In what I guess is a nod in Osprey’s direction, the book is full (some might say over-full) of very good illustrations and this particular section is a wargamer’s dream. Every regiment that took part is listed, within its Division, and in the majority of cases with its commander. But most importantly, specially commissioned colour illustrations show their uniforms in great detail, along with examples of the standards individual regiments carried.

The last third concentrates on the battle itself. The author provides more detail than I’ve come across before - there are a number of decent maps - and of particular interest are translated despatches from French generals Sebastiani, Soult and Mortier, which I’ve not seen previously, together with Spanish commander General Ariezaga’s report on the outcome and General Zayas’ despatch explaining how the Spanish right wing was routed. This section also includes a number of short inserts, mostly from a French viewpoint, on the use of ambulances at the battle, casualty returns, subsequent recommendations for honours etc, all based on letters and despatches written at the time and the inclusion of which adds interest to the narrative.

Juhel's patriotism shows. That’s not a problem - British historians are (mostly) the same - but there’s far less information presented on the Spanish army than I would have liked. My other minor gripe is the text itself is in a pretty small font given the book’s large format, which makes it a difficult read in poor light. Anyone who’s struggled with the paperback version of Charles Esdaile’s otherwise excellent ‘The Peninsular War’ will know what I mean!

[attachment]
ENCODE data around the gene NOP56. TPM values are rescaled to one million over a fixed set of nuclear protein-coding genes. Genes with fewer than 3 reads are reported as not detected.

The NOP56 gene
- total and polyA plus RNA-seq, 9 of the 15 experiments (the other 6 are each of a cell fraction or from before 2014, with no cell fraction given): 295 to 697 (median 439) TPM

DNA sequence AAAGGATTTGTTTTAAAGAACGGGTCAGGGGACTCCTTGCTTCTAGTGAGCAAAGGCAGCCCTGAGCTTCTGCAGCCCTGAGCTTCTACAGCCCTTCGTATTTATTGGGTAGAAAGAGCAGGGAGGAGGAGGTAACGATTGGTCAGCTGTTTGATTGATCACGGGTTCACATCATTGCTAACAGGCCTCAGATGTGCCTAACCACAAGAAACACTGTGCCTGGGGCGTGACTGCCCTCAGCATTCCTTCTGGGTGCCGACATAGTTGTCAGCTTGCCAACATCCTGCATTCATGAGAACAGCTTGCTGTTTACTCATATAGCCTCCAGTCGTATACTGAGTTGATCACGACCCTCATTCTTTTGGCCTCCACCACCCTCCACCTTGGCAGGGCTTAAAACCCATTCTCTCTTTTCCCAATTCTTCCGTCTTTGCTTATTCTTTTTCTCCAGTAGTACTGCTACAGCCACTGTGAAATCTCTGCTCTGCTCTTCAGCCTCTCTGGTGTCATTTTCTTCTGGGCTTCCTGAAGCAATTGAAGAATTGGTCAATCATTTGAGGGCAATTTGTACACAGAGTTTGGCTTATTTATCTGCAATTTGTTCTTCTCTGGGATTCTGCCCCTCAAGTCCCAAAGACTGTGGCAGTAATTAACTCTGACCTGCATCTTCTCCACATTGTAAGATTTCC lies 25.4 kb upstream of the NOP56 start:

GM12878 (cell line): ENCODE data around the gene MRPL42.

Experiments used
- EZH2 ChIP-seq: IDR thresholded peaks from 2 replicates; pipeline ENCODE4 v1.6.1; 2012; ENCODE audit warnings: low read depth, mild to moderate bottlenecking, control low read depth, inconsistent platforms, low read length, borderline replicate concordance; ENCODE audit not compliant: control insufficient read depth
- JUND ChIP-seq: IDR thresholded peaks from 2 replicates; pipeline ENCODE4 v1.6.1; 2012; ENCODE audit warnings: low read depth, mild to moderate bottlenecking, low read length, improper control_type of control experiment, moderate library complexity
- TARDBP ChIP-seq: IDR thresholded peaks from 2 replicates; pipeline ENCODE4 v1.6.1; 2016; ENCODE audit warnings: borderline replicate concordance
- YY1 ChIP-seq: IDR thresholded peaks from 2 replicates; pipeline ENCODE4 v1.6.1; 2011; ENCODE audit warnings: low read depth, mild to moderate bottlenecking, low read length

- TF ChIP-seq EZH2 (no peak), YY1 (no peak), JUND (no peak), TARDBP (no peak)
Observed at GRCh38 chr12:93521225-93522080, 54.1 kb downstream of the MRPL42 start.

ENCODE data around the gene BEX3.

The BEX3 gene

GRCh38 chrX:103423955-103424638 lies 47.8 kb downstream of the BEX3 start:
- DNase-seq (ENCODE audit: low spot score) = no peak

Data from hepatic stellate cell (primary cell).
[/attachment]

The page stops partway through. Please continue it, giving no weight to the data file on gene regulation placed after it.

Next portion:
So it was an okay book - 3.5 to 4 stars. As the battle is so rarely written about, if I were a Grande Armee fanatic I’d probably give it a 5. And it’s likely an essential if you’re either a keen wargamer or interested in period Spanish army strategy but can’t read the language.

It just left me with the feeling I’d missed something, though.
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on 29 July 2014
These books are becoming the industry standard. You get an excellent account of the battle and superb uniform details. The uniform details are amazing and unlike their competitors they provide details on troopers, NCO, standards, officers and rank insignia. Excellent!
Mike B
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on 2 December 2013
The latest in this series is as good as ever. The uniform plates are now by Peter Bunde and are still at a brilliant standard. Lots of other good illustrations. The text is good but don't look to these books for the depth research you would find in more academic publications..
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on 11 February 2014
Ideal for wargamers and those interested in the Spanish army. Not certain that all the organisation details on the Spanish are correct, but well worth the read if you are interested in the war in the penninsular.
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on 20 May 2015
I have all the H&C Napoleonic books-As with all the other books excellent item, good pictures.
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on 28 December 2013
Another in the series of Great Battles of the Napoleonic Wars.Following the death of Hourtoulle,I thought that this would end,but Histoire & Collections have stuck by their loyal customers.This book deals with a little known element of the Peninsular War,before Wellington and the British army moved in to steal all the headlines.
Excellent uniform illustrations,as always,and a host of prints and colour pictures complete the informative text.Well worth adding to your collection.Now,with 2015 coming up,how about the Waterloo campaign?!!!
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on 3 January 2014
This is an attractive and lavishly illustrated book in keeping with the rest of the series. I was unaware of the battle so this was a welcome addition but I have a few reservations. Firtsly the Orders of Battle could hav ebeen presented in a more compact and readable form and secondly there is (as with others in the series) a distinctly pro French bias which would lead me to only read the account in conjunction with other sources.
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on 28 May 2015
Excellent value